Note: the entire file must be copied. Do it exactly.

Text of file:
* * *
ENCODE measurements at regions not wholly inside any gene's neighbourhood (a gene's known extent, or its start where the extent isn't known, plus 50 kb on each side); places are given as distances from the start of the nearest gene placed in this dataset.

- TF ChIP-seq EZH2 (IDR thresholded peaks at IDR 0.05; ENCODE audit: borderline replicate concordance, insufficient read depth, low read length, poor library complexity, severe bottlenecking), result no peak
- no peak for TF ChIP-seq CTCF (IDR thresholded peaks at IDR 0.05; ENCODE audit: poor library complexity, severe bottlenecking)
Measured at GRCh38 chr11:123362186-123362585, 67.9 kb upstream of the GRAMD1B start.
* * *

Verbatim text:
ENCODE measurements at regions not wholly inside any gene's neighbourhood (a gene's known extent, or its start where the extent isn't known, plus 50 kb on each side); places are given as distances from the start of the nearest gene placed in this dataset.

- TF ChIP-seq EZH2 (IDR thresholded peaks at IDR 0.05; ENCODE audit: borderline replicate concordance, insufficient read depth, low read length, poor library complexity, severe bottlenecking), result no peak
- no peak for TF ChIP-seq CTCF (IDR thresholded peaks at IDR 0.05; ENCODE audit: poor library complexity, severe bottlenecking)
Measured at GRCh38 chr11:123362186-123362585, 67.9 kb upstream of the GRAMD1B start.